Stan has the privilege of travelling the world due to his job, and typically flies more than 60,000 miles annually.
Travelling for work is one of the major perks of my job. However, when I was about to embark on my first business trip, I knew that even the slightest issues needed to be well taken care of, to avoid unnecessary distraction from the business trip objective.
Unfortunately, I found that most of the advice that I received back then through friends, family or online sources were not actually very helpful or relevant.
This was because I needed practical advice on how to nail my maiden business voyage in front of the senior colleagues I would be travelling with. I did not need an introduction to the latest expense accounting tools, or a breakdown of the various loyalty programs offered by hotels.
Also, like many others, I had actually traveled for holidays before, and was therefore hoping to learn what are the different nuances that business travel entailed. While reminders to bring my travel adaptor or to book direct flights to save time make absolute sense, it was stuff that I already knew, so it did not provide me with new information on how to travel smart for business.
Looking back on the business trips I have since clocked over the years, I picked up on a few basic practices that I wish someone had told me right at the start.
On a long journey, even a straw weighs heavy. Travelling with only a carry-on luggage allows you to minimize the time between disembarking and getting a taxi to your next destination. The time saved can be absolutely crucial if you are running on a tight schedule. This is especially so if you consider that a 2014 study in the UK found average wait times for baggage claims to be between 15 to 30 minutes.
Other than time saved, travelling light could also help you avoid awkward situations. If you happen to be travelling with senior colleagues, then having to explain to everyone that you are still waiting for your check-in luggage to arrive could be a little embarrassing. If you are headed straight to a meeting from the airport, arriving at your destination with a massive luggage in tow might also raise a few eyebrows.
This applies even if you are travelling for an extended period of time. When I have to travel for a couple of months, I would much rather pack five days’ worth of travel essentials and visiting the laundromat on weekends if needed, as opposed to lugging a few weeks’ worth of fresh clothing around the world with me. Also, minimalist traveling helps me to stay focused on what is an absolute necessity versus a good-to-have, which I think is an important mindset to adopt when travelling for business.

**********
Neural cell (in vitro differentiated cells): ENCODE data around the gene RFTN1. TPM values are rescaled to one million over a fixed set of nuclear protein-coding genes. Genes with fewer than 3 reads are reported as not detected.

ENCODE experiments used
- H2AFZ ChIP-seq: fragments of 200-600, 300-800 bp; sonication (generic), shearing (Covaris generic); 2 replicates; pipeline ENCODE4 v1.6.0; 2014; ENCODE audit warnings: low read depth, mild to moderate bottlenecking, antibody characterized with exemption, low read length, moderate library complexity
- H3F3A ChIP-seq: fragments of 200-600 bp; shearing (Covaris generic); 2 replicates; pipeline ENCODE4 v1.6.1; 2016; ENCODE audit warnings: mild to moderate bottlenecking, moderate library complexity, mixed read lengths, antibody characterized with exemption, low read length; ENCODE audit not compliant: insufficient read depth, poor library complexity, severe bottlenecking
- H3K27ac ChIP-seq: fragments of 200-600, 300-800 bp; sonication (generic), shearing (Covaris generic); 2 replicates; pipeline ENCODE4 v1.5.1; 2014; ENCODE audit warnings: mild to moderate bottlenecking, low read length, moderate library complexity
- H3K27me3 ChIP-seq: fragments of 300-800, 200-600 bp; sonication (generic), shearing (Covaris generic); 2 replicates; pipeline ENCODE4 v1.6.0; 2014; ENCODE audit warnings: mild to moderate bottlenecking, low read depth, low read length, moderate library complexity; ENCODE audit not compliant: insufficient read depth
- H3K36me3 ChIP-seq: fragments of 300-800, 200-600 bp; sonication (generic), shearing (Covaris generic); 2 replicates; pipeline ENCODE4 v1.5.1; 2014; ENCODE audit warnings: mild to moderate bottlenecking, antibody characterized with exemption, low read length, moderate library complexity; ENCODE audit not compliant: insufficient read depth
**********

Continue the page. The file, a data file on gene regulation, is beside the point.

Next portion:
Time spent in transit, whether it is on a plane, a train or a taxi, can be quite substantial. I estimate that a week-long trip for me would usually involve 12–15 hours of transit time. The best part about being in transit is that there are usually very few distractions. You are stuck in your seat pretty much the entire time, and if you're on a plane, there is also zero interference from emails and phone calls. While using this time to get some much-needed sleep is perfectly reasonable, I have since learned how to utilize these pockets of time to also get some work done.
Before your trip, save any unfinished work that does not require any online research on your laptop's local drive, so that you can finish them later while on the flight. You could also print out reports or presentations to be slowly dissected during your journey. Another thing I like to do while in transit is to prepare fully-written emails and to save them in my draft folder. Then once I am able to connect online again, it takes seconds for me to send it out.
It is quite frankly a great feeling when you know that your time on the plane has been spent meaningfully, and that you're going to have an easier time for the rest of the day.
Bring Cash Along With Your Credit Card
Having observed the rapid growth of cashless payments in recent times, I was initially tempted to go on my business trips armed with just my credit card. However, I soon found that cashless payment is adopted to varying extents across different parts of the world. Over time, I learned to keep a small bag with a few hundred dollars worth of foreign currencies. This bag has since come to my rescue several times during my travels, such as when the vendor only accepted cash, or if my credit card did not work for some reason.
For larger expenses such as hotel bookings, paying via credit card would make more sense. On a related note, I also found it more convenient to request to pay in my own domestic currency whenever possible, as it makes it easier to file for expenses with my company. For example, someone who is based in the US is likely to be better off filing for their Australian hotel expenses with a receipt denominated in US Dollars instead of Australian Dollars, as the latter might mean having to contend with conversion rate issues.
These few tips would have saved me a lot of time and grief, had I known them right from the start. However, this is in no way an exhaustive list, so if you have your own anecdotes on what has worked for you when you travel for work, please share them in the comments below!
© 2019 Stan Churley
Stan Churley (author) on September 06, 2019:
Thanks, glad that you liked it!
JC Scull on August 16, 2019:
Stan Churley (author) on August 15, 2019:
Thanks, I hope it was useful for you!
Dutest Industries from Dubai on August 14, 2019:
Nice tips! thank you for sharing great information.
Stan Churley (author) on August 13, 2019:
Thanks, glad that you liked it!
Larry Slawson from North Carolina on August 13, 2019:
Good tips! Thank you for sharing!